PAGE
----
Tuesday, May 30, 2017

Hollywood Still Way Behind LGBT & Racial Representation

Description: Screenshot from GLAAD study that reads: Transgender
representation was merely one character in "Zoolander 2". The
character, played by Bennedict Cumberbatch, was used as the punchline
to a joke.
Two years ago, GLAAD released a video titled "Hollywood Must Do Better" that  was basically a supercut of the most egregious anti-LGBT moments from major Hollywood films from the past few years. It was a companion piece to studies the group releases every year that rate major Hollywood films on a "social responsibility index" that looks at the representation of racial minorities as well as LGBT characters. "Moonlight" won an Oscar this year, so that must mean things are pretty great now, right?

Wrong. As this year's study shows, Hollywood is still way behind when it comes represention people that aren't white, straight, or male. in a study of 125 major film releases from major film studios, only 23 films included LGBT-identifying characters. That's just 18 percent.

Of those 22 films, 19 had a gay male character. Lesbian characters went from 23% in 2015 to 35% in 2016. 3 films had a bi character. Transgender representation in major Hollywood films last here clocked in at exactly one: a character played by a cis male actor as the butt of a transphobic joke.

Racial diversity in onscreen characters declined as well. From the LGBT characters of the last year, 48 of them were white (69%), nine were Black/African American (13%), four were Asian/Pacific Islander (6%) and one character was Latinx. Eight LGBT characters were identified as non-human.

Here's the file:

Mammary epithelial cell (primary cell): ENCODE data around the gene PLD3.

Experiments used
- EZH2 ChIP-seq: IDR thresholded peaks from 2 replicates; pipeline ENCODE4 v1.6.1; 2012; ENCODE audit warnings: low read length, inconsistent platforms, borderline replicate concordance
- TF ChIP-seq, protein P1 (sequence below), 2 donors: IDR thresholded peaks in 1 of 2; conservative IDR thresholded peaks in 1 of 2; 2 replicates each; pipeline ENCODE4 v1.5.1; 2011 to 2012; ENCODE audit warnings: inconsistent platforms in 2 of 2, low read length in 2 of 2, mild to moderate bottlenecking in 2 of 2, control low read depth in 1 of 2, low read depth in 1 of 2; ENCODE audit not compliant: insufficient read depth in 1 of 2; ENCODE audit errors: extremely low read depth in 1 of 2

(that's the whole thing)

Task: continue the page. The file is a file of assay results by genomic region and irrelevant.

The study also outlines a great thumbnail guide in looking at LGBT characters in films called the Vito Russo Test. A  film passes the Vito Russo test if:

  • The film contains a character that is identifiably lesbian, gay, bisexual, and/or transgender.
  • That character must not be solely or predominantly defined by their sexual orientation or gender identity (i.e. they are comprised of the same sort of unique character traits commonly used to differentiate straight/non-transgender characters from one another).
  • The LGBT character must be tied into the plot in such a way that their removal would have a significant effect, meaning they are not there to simply provide colorful commentary, paint urban authenticity, or (perhaps most commonly) set up a punchline. The character must matter.
Similar to the Bechdel Test, it's a fairly low bar to clear. Sadly, even the above reasonable standards aren't met by most films. As the study says:

Only 8 of the 22 (36%) inclusive major studio films passed the Vito Russo Test this year, the lowest percent­age in this study’s history, compared to 11 of 20 (55%) inclusive films released in 2014, 7 of 17 (41%) in 2013, and 6 out of 14 (43%) inclusive films released in 2012. This is a significant drop from the previous year when just over half of the inclusive films passed. There is clearly much room for industry improvement. More films need to include substantial LGBT characters that pass this simple test.

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